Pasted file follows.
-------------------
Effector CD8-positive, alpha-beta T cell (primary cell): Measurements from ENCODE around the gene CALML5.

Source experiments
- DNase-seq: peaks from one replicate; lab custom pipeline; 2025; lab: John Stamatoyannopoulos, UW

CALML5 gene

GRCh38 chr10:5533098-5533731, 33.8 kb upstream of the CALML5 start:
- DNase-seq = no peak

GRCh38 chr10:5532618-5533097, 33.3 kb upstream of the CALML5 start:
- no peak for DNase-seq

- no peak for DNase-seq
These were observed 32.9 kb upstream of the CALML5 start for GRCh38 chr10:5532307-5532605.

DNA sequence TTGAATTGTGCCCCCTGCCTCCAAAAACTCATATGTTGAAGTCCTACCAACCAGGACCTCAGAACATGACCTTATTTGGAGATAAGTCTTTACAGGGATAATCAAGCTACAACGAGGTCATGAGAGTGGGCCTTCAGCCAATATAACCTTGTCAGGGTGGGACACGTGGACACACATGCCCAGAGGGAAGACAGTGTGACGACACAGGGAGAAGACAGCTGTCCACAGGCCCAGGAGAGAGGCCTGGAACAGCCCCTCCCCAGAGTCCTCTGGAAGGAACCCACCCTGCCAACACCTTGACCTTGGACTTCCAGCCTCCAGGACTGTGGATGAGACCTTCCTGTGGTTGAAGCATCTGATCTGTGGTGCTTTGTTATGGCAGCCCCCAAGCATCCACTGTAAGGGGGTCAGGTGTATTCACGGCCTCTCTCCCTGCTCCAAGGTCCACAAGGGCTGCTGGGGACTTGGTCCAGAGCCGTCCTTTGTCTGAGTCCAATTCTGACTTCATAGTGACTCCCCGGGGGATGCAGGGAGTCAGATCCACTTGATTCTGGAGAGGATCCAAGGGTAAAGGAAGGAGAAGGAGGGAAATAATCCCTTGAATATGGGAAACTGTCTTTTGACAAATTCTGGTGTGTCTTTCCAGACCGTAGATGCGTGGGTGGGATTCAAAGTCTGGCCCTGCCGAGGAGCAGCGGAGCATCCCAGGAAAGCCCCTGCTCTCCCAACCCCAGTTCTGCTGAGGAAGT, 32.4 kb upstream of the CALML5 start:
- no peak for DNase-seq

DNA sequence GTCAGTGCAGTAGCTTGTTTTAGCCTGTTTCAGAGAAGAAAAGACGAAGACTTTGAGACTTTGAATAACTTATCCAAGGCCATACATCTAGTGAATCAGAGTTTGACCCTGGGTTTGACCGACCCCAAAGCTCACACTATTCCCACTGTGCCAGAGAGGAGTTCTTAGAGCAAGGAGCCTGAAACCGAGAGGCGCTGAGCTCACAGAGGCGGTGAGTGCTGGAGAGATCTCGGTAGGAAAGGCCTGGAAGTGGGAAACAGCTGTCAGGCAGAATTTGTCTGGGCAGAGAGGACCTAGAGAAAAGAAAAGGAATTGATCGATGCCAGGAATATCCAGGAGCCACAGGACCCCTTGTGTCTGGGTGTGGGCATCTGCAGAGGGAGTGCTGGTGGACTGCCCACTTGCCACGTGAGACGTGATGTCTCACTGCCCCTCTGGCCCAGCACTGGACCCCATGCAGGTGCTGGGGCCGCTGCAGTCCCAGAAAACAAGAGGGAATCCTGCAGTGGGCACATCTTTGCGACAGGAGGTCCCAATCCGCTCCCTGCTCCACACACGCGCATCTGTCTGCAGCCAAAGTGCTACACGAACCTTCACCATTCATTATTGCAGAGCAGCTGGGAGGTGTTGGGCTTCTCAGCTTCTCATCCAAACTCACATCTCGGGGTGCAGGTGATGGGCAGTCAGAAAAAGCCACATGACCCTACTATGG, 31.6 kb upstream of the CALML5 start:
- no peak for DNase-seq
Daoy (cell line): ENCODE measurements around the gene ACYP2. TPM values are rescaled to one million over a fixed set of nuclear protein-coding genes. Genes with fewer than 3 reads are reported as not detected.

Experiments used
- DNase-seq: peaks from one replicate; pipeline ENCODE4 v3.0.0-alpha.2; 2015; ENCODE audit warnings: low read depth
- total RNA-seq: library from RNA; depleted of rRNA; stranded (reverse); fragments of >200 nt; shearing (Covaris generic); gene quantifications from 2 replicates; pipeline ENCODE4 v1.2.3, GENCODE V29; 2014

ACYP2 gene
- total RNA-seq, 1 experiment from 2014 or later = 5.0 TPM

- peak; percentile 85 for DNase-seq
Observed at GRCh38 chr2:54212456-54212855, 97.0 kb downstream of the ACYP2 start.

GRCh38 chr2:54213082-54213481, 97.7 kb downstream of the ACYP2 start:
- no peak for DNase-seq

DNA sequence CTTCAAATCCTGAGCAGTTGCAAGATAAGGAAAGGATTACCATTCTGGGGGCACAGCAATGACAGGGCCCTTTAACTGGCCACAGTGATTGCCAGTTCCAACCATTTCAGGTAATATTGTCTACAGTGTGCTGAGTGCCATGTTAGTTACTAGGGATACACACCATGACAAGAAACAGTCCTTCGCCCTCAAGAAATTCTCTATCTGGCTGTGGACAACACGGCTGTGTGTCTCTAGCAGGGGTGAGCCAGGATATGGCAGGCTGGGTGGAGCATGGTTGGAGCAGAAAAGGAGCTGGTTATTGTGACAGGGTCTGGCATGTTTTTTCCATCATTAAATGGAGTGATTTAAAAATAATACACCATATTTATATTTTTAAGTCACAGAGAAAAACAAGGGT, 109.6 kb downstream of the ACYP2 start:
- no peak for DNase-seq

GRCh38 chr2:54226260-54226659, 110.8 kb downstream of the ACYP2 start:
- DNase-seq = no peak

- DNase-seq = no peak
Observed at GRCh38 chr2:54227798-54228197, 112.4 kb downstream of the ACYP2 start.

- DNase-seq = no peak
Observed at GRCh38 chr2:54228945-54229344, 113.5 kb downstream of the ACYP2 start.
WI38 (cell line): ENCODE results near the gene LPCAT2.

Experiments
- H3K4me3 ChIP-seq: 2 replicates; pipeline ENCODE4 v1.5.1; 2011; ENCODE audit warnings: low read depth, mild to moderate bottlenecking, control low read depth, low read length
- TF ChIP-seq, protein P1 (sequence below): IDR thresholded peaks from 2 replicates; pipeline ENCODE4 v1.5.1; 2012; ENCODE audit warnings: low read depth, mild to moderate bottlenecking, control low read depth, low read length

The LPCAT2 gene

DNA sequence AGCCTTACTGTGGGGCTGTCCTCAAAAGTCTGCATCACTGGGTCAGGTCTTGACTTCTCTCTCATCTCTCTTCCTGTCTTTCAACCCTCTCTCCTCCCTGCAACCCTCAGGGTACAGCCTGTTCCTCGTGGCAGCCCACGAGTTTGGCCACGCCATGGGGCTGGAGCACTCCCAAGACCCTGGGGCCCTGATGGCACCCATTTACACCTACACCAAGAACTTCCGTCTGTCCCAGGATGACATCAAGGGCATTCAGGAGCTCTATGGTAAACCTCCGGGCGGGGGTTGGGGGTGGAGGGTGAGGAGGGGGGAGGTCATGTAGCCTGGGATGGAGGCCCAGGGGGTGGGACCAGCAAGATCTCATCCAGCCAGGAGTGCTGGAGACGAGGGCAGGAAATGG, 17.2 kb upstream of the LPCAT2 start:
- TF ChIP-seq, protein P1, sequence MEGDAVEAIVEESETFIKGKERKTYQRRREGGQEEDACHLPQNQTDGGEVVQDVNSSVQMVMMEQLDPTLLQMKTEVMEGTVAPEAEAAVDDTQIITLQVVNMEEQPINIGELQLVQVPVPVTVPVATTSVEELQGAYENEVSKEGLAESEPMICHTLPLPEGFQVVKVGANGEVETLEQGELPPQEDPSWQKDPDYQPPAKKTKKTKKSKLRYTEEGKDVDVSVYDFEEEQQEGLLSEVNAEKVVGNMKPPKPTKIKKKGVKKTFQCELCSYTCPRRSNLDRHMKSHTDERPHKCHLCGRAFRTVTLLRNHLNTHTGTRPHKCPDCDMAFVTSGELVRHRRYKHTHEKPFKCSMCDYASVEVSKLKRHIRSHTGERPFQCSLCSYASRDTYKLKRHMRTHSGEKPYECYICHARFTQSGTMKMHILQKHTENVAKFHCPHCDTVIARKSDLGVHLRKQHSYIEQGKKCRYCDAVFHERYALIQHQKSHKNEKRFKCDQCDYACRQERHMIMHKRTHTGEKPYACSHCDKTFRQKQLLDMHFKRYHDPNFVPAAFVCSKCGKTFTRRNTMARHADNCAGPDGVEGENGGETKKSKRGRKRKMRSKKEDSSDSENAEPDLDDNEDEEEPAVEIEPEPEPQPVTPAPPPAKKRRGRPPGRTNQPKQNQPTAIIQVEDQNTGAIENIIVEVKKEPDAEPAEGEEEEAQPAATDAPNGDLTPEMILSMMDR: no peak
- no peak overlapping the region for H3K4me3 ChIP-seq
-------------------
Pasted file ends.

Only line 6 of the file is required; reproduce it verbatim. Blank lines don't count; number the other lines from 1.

- DNase-seq = no peak